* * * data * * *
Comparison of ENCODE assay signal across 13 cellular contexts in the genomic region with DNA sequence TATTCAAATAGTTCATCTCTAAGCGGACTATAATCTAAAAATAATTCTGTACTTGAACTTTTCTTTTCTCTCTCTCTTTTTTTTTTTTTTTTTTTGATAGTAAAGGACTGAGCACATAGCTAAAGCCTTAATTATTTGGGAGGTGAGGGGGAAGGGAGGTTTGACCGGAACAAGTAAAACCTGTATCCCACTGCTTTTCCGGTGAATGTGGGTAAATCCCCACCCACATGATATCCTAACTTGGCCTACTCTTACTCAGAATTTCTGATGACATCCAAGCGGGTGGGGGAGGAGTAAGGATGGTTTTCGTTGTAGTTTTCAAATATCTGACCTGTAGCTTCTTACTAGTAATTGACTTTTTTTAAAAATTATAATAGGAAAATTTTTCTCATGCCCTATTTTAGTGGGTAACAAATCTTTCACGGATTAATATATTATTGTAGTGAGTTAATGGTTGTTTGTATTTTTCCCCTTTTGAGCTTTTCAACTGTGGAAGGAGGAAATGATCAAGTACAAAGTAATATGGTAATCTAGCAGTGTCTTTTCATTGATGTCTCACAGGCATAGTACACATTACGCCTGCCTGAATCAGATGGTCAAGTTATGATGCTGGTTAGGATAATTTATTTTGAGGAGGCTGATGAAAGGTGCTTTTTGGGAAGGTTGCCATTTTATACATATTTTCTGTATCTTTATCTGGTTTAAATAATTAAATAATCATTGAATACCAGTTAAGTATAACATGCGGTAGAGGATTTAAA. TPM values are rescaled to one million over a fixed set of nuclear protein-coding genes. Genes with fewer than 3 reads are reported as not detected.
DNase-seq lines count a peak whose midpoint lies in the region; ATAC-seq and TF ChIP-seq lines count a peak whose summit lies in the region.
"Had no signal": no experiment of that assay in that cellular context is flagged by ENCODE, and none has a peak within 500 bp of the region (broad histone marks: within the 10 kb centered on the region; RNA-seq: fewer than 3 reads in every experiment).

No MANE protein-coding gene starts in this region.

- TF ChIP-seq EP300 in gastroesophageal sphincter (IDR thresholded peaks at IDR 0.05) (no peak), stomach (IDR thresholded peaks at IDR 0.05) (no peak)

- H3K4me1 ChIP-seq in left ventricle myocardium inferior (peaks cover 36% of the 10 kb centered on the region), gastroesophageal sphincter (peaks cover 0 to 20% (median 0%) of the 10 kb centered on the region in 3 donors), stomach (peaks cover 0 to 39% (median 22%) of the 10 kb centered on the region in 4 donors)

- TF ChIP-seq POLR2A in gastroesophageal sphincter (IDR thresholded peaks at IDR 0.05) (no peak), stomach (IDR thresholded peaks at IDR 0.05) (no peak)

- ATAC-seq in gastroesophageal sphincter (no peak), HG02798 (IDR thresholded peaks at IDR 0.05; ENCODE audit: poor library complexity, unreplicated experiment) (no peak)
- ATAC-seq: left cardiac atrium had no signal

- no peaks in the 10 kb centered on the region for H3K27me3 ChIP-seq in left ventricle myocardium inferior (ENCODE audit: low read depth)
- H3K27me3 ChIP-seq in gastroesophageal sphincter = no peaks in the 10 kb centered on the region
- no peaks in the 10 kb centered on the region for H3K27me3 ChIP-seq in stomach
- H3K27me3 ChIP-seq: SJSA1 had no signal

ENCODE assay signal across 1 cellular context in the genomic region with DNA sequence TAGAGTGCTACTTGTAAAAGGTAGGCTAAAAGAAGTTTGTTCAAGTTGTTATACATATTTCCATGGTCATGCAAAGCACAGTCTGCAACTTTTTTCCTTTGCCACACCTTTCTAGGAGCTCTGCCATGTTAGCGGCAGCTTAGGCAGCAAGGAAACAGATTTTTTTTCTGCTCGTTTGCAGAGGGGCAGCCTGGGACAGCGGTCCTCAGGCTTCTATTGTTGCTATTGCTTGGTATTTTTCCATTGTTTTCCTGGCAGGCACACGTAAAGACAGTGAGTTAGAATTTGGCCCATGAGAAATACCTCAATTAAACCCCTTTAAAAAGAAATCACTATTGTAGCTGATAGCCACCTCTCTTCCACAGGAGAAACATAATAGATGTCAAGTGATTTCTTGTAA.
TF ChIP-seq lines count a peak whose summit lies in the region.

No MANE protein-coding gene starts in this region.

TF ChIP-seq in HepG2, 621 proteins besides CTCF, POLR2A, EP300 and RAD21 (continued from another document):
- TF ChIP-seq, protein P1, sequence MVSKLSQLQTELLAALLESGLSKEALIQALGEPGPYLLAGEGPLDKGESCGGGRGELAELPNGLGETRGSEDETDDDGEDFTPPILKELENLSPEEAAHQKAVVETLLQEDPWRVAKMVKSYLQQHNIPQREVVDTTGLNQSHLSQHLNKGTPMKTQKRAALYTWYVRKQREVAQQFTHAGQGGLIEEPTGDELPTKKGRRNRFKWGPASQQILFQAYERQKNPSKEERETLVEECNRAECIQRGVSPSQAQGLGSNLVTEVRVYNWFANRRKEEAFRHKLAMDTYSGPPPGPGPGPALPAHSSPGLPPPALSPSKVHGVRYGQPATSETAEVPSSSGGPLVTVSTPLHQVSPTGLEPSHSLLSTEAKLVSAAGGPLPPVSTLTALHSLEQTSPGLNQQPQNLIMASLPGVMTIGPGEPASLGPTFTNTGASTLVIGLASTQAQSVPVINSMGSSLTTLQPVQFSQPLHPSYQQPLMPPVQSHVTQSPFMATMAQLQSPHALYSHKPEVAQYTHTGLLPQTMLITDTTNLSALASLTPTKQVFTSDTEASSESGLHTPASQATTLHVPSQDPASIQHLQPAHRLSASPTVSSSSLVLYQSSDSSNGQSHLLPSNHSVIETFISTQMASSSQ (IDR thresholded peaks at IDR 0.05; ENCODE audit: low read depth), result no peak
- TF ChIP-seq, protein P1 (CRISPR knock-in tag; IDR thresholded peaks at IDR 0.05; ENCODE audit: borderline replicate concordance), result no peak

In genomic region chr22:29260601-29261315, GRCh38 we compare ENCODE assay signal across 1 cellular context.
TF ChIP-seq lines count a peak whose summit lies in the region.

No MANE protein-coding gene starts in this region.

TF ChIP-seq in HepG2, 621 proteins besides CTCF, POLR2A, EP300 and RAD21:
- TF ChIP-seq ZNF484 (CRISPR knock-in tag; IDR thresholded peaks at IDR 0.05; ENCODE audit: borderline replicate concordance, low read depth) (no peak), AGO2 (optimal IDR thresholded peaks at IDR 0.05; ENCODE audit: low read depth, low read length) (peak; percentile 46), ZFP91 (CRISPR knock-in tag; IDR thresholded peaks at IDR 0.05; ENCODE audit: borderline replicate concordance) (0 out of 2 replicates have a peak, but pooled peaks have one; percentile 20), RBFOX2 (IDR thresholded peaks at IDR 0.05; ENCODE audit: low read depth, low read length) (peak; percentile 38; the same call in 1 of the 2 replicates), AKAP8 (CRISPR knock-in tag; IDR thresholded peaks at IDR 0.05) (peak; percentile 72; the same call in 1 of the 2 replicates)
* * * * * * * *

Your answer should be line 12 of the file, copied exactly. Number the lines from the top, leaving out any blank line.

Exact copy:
- no peaks in the 10 kb centered on the region for H3K27me3 ChIP-seq in stomach